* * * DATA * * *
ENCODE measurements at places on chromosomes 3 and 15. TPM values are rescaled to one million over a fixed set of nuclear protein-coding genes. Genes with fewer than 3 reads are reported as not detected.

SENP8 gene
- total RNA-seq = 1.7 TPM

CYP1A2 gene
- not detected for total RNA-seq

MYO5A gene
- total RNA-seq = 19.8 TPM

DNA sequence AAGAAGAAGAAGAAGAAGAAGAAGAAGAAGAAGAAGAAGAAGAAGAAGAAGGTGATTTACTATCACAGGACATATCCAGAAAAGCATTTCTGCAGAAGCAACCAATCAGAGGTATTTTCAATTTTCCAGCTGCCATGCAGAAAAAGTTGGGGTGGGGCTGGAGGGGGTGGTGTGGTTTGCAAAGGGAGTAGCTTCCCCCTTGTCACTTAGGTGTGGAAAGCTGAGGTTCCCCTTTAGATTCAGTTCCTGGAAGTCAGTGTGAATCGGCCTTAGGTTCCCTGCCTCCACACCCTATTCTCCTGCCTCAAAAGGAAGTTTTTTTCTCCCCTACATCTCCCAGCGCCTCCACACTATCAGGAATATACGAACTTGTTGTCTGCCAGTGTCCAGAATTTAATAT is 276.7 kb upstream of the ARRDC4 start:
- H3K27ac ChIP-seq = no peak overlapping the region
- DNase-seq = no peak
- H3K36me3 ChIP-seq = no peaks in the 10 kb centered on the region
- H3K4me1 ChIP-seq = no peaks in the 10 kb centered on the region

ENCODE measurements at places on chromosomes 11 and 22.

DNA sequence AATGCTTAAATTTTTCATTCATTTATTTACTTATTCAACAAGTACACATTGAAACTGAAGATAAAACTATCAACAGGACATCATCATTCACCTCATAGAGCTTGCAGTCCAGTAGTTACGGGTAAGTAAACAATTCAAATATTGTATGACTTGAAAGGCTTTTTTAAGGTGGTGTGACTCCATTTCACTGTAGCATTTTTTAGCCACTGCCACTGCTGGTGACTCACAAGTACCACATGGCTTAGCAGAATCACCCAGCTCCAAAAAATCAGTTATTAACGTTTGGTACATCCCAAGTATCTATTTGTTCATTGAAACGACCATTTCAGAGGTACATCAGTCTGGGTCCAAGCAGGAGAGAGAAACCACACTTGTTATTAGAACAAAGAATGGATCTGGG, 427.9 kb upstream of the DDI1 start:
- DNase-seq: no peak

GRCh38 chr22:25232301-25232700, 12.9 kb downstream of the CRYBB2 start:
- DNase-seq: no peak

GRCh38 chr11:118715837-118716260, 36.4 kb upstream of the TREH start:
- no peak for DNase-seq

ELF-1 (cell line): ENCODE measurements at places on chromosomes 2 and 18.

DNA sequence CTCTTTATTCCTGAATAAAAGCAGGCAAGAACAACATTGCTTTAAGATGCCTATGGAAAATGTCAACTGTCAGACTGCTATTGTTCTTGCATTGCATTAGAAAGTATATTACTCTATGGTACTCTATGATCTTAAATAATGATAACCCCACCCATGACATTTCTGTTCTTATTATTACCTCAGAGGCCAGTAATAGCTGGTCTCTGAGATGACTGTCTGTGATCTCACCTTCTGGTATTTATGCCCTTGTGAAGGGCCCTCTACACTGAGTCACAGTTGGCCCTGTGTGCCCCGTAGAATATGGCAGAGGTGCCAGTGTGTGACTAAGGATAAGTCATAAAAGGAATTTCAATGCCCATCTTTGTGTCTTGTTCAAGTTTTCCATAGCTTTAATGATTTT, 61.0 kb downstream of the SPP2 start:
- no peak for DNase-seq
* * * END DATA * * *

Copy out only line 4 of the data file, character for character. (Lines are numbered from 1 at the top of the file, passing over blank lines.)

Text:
CYP1A2 gene